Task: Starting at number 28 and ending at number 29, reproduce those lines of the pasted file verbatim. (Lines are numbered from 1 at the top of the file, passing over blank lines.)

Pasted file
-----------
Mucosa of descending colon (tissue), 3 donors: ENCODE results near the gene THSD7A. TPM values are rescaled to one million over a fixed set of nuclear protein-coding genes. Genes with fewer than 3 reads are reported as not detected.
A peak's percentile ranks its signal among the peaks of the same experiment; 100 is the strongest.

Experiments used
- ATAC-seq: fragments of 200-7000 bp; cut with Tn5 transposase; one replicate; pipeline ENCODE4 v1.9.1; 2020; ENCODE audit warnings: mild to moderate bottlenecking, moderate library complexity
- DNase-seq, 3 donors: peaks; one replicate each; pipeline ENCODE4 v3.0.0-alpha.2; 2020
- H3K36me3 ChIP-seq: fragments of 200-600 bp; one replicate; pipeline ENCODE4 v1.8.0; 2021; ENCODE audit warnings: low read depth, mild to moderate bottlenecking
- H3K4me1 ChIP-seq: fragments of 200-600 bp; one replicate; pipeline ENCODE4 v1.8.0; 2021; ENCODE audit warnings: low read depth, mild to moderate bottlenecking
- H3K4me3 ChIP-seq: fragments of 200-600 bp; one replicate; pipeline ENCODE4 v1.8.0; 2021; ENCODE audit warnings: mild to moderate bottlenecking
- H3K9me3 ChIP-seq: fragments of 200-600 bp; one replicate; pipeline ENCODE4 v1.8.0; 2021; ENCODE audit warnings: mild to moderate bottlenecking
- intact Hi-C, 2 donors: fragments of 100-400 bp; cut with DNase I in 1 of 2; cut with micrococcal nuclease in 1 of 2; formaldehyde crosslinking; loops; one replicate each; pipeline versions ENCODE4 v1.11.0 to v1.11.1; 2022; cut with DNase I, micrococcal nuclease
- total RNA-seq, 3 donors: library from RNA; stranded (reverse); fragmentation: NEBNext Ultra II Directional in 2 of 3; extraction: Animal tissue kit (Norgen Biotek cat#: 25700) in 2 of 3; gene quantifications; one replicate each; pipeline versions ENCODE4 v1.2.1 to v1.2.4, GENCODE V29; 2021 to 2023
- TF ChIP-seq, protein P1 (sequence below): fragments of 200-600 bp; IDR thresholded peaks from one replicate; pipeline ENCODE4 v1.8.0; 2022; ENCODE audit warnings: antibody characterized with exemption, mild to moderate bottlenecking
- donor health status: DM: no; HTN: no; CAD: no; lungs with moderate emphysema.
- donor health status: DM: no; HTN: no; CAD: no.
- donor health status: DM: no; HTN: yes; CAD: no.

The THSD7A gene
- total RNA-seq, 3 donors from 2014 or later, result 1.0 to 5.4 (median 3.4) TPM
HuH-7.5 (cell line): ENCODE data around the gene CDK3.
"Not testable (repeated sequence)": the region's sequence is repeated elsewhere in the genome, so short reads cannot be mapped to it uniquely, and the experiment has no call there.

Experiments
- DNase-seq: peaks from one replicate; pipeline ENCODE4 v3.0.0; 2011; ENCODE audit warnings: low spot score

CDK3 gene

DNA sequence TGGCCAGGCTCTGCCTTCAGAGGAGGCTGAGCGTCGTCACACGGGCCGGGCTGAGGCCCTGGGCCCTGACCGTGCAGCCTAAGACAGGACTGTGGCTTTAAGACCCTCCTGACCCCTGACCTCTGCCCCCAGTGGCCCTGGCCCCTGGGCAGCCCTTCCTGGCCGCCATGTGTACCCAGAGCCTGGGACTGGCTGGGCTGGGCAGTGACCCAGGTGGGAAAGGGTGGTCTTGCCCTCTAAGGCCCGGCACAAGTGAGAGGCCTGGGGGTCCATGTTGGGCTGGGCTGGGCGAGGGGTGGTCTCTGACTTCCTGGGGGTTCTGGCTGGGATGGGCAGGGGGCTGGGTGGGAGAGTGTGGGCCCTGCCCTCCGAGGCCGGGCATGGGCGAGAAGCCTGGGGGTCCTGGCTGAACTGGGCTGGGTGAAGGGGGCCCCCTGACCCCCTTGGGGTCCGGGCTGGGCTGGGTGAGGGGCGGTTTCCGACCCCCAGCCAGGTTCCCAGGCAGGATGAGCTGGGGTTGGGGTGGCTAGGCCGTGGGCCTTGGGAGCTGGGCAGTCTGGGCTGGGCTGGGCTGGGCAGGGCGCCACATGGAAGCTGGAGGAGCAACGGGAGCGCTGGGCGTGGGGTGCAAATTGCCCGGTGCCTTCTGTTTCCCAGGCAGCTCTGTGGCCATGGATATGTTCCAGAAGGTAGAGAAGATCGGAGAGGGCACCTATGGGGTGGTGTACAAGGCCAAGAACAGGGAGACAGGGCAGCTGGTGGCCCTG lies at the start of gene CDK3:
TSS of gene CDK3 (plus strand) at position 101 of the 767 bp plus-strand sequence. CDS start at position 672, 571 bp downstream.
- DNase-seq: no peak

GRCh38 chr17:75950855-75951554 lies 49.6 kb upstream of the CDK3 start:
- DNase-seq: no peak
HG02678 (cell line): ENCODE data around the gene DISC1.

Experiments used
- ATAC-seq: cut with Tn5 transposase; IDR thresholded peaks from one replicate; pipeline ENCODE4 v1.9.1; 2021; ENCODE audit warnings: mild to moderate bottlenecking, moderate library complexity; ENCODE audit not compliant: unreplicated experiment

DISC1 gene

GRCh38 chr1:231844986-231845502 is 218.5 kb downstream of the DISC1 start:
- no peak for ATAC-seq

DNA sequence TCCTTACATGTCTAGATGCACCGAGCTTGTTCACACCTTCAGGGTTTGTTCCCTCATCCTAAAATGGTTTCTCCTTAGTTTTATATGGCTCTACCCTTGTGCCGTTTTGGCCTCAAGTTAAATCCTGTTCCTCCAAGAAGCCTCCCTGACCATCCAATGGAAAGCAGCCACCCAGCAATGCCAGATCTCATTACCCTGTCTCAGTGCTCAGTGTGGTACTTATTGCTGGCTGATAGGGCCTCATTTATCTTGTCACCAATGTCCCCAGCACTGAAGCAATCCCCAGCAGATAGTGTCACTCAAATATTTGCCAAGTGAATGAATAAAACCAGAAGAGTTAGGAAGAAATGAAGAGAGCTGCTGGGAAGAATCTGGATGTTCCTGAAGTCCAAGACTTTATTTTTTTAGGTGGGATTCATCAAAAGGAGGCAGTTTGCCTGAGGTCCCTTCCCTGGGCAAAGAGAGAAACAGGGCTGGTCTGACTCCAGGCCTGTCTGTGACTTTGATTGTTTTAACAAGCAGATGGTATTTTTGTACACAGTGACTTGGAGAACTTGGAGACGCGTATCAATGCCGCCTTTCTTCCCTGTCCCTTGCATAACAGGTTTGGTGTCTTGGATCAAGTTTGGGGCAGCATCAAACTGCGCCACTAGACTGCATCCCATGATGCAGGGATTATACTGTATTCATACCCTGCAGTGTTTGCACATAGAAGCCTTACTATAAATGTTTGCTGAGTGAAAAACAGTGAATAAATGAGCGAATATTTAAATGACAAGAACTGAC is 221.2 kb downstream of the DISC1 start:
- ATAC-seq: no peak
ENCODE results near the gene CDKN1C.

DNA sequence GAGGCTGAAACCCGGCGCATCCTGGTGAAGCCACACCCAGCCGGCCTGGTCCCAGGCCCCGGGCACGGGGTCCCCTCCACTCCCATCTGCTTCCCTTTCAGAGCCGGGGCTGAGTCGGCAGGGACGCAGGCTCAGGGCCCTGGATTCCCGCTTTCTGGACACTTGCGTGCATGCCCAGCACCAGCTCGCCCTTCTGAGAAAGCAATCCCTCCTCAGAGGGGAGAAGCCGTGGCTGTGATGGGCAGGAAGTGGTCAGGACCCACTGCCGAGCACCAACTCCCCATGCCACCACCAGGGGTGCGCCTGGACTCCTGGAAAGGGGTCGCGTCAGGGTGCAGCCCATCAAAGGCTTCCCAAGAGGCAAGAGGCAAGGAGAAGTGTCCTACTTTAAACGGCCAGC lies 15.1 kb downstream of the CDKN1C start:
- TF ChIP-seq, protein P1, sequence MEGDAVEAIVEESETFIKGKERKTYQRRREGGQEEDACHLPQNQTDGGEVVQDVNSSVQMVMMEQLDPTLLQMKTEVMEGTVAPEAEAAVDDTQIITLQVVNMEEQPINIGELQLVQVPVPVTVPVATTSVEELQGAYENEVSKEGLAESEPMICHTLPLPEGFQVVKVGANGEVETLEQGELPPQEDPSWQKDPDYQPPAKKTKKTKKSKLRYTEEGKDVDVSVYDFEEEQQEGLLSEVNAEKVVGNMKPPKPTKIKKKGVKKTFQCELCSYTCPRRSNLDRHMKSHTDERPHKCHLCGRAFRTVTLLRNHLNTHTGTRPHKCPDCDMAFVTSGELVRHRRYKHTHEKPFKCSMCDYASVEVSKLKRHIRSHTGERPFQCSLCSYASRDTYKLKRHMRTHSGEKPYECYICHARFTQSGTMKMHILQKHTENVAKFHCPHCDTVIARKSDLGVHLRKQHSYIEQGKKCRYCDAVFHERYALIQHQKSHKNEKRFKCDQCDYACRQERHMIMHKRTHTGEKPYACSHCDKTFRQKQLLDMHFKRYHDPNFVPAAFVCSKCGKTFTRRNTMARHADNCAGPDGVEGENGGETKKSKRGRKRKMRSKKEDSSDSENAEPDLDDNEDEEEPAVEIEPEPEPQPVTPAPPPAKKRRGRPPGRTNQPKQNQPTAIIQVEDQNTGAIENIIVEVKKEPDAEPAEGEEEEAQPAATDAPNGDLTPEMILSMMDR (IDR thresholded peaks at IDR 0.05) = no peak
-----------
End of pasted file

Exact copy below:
HG02678 (cell line): ENCODE data around the gene DISC1.

Experiments used